From early immigration to ongoing business ventures, Canada and Germany have shared a long, varied and ultimately fruitful relationship with one another. Through Canada’s early settlers and trade, the devastation of two World Wars and, increasingly in modern times, a shared set of values and ideals, the German-Canadian experience is rich with stories.
It’s that connection between the two countries that is at centre of the Waterloo Region Museum’s new exhibit, Canada and Germany: Partners from Immigration to Innovation. Curated by the embassy of the Federal Republic of Germany in Canada, the exhibit was created last year to honour of Canada’s 150th anniversary.
“We came up with the idea not to do an art exhibition and not to do tourism promotion, but to find something that connects us to our host community,” explains Peter Finger, lead curator for exhibit and diplomat with the embassy. “The idea was not to create another history book on museum walls, but to show modern, nicely designed stories and events that are important from the history of relations between Canada and Germany.”
Of course, that connection between the two countries is especially evident right here in the townships. In Wellesley, for instance, almost 4,000 people across the township, or approximately 35 per cent of the population, reported their mother tongue to be of the Germanic languages in a 2016 census. About 10 per cent of Canadians, meanwhile, report some German ancestry. So it is especially apropos that the exhibit should have made its way from Ottawa to the Waterloo Region.
To create something truly distinct, Finger sought to emphasize some of the lesser-known tales from German-Canadian history. The brass bands of Nunatsiavut, for instance, show the creation in Canada of a “cultural hybrid” between the local Inuit of Labrador and the traditions and music of the Moravian Church missionaries after their arrival in 1771. Or the story of the Hessians: the 2,400 German soldiers contracted by Britain during the American Revolution who stayed behind in Canada after the war.
“I was thinking what could be stories that are not so well-known by the average Canadian who is interested in these things anyways, but might not have heard. For example, about German missionaries in Labrador … and the cultural footprints they left behind,” said Finger.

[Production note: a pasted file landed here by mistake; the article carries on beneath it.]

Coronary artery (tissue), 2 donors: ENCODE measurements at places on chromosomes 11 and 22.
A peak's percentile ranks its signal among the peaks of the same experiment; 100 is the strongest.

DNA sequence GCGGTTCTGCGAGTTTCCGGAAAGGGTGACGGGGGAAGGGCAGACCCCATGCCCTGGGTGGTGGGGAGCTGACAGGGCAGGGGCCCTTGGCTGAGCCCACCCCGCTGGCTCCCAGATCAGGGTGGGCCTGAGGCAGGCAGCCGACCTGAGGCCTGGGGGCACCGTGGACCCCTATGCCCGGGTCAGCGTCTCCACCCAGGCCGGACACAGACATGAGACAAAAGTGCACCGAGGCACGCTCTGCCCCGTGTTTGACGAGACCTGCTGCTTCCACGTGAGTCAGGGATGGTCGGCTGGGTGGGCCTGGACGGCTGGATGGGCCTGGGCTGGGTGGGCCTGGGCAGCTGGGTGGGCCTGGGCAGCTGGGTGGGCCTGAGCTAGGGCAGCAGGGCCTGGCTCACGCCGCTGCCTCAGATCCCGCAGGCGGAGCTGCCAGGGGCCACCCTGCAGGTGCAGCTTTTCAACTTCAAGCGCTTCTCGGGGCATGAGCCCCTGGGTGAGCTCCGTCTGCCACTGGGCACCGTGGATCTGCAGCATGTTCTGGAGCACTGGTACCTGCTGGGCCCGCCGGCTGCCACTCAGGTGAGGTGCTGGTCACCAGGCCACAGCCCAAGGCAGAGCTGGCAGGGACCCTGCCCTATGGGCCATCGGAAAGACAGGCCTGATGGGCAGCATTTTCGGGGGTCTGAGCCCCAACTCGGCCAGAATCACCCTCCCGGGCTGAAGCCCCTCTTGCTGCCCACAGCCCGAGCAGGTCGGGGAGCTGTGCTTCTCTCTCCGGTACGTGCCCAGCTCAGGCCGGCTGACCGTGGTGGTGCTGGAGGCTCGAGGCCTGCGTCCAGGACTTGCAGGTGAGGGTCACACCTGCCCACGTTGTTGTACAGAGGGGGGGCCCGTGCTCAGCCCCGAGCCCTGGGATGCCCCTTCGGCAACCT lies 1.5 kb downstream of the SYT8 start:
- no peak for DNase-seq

“Because this is a positive story. It’s not something about just bringing Christianity to people who don’t want it, but to keep their culture, to develop their economic basis and all kinds of things.”
Perhaps one of the more striking pieces of German-Canadian ingenuity on display is a prototype lunar rover that has roots right here in rural Waterloo Region. The prototype was created for the Canadian Space Agency and NASA by a New Hamburg company, Ontario Drive & Gear Limited, which was founded in 1962 by Ortwin Stieber, an entrepreneur from West Germany.
“He started that company in New Hamburg and it’s going strong. It’s one of the main companies in New Hamburg,” explained Adèle Hempel, manager curator of the Region of Waterloo Museums. For decades, Ontario Drive & Gear Limited produced all-terrain vehicles, such as the amphibious Argo vehicle. In 2008, the Canadian Space Agency reached out to the local company for an ambitious project: a lunar rover.
The exhibit was also created in collaboration with the Waterloo Region Museum, which added its own distinctly local pieces from previous exhibits. Amongst them is the City on Edge, which was an entire exhibit that took a deeper look at the period of 1916 when the city of Kitchener changed its name from Berlin.
“That was the whole theme of that exhibit,” says Hempel. “And so a lot of that really good content from that exhibit was put into this [new] exhibit.”
The name of Berlin was once a proud representation of the city’s German roots, but during the First World War, those roots became the source of enmity for Canadians. Those dark periods of Canadian-German relations are also given their due.
“We are featuring the story of Inuit people who were brought to Germany and to other European countries as well and exhibited in what we could call human zoos, from today’s point of view a terrible thing,” said Finger.
“There was this family from Labrador, they all passed away in the first weeks after they arrived … because they got the smallpox. They kept them and brought them over and had forgotten to vaccinate them against the smallpox.”
It was a sad story, he adds, set towards the end of the 19th century, but is part of the two countries shared history.
But from those dark points, through two World Wars, Canada and Germany have developed a unique, if often understated, connection.
“According to the world situation which exists now … Canada and Germany still share the same values in democracy and economy and society,” says Finger.
“People are going to come and find all different pieces that mean something to them, and I think that’s the important thing,” adds Hempel about the exhibit.
“Many people here in this region have some connection to Germany, whether they’ve lived there, travelled there, have family background that relates to that, there’s so many ways that I think that they’ll enjoy it.”
Canada and Germany: Partners from Immigration to Innovation will be on display at the Waterloo Region Museum from May 25 to September 3.